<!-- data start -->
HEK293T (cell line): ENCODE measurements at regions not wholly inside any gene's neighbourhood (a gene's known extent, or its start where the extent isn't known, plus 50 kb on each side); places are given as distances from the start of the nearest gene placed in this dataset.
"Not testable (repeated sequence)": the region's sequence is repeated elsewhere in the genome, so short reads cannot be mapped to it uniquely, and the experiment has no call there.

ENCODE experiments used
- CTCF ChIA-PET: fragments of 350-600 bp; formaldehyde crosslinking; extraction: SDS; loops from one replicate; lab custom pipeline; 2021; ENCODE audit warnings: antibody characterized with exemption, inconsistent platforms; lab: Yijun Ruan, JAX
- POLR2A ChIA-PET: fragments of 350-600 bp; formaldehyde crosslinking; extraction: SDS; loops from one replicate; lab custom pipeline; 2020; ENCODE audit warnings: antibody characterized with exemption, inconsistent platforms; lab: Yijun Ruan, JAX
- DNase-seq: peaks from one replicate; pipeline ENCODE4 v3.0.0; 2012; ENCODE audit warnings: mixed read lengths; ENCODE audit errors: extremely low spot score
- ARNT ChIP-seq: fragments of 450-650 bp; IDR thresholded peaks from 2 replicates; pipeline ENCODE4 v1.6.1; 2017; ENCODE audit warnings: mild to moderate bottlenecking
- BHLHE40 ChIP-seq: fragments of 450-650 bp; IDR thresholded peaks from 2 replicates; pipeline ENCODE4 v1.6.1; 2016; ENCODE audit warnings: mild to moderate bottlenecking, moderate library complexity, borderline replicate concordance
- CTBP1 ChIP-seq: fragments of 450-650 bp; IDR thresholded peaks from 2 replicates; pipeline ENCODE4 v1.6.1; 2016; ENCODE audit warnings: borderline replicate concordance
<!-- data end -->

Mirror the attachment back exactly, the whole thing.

HEK293T (cell line): ENCODE measurements at regions not wholly inside any gene's neighbourhood (a gene's known extent, or its start where the extent isn't known, plus 50 kb on each side); places are given as distances from the start of the nearest gene placed in this dataset.
"Not testable (repeated sequence)": the region's sequence is repeated elsewhere in the genome, so short reads cannot be mapped to it uniquely, and the experiment has no call there.

ENCODE experiments used
- CTCF ChIA-PET: fragments of 350-600 bp; formaldehyde crosslinking; extraction: SDS; loops from one replicate; lab custom pipeline; 2021; ENCODE audit warnings: antibody characterized with exemption, inconsistent platforms; lab: Yijun Ruan, JAX
- POLR2A ChIA-PET: fragments of 350-600 bp; formaldehyde crosslinking; extraction: SDS; loops from one replicate; lab custom pipeline; 2020; ENCODE audit warnings: antibody characterized with exemption, inconsistent platforms; lab: Yijun Ruan, JAX
- DNase-seq: peaks from one replicate; pipeline ENCODE4 v3.0.0; 2012; ENCODE audit warnings: mixed read lengths; ENCODE audit errors: extremely low spot score
- ARNT ChIP-seq: fragments of 450-650 bp; IDR thresholded peaks from 2 replicates; pipeline ENCODE4 v1.6.1; 2017; ENCODE audit warnings: mild to moderate bottlenecking
- BHLHE40 ChIP-seq: fragments of 450-650 bp; IDR thresholded peaks from 2 replicates; pipeline ENCODE4 v1.6.1; 2016; ENCODE audit warnings: mild to moderate bottlenecking, moderate library complexity, borderline replicate concordance
- CTBP1 ChIP-seq: fragments of 450-650 bp; IDR thresholded peaks from 2 replicates; pipeline ENCODE4 v1.6.1; 2016; ENCODE audit warnings: borderline replicate concordance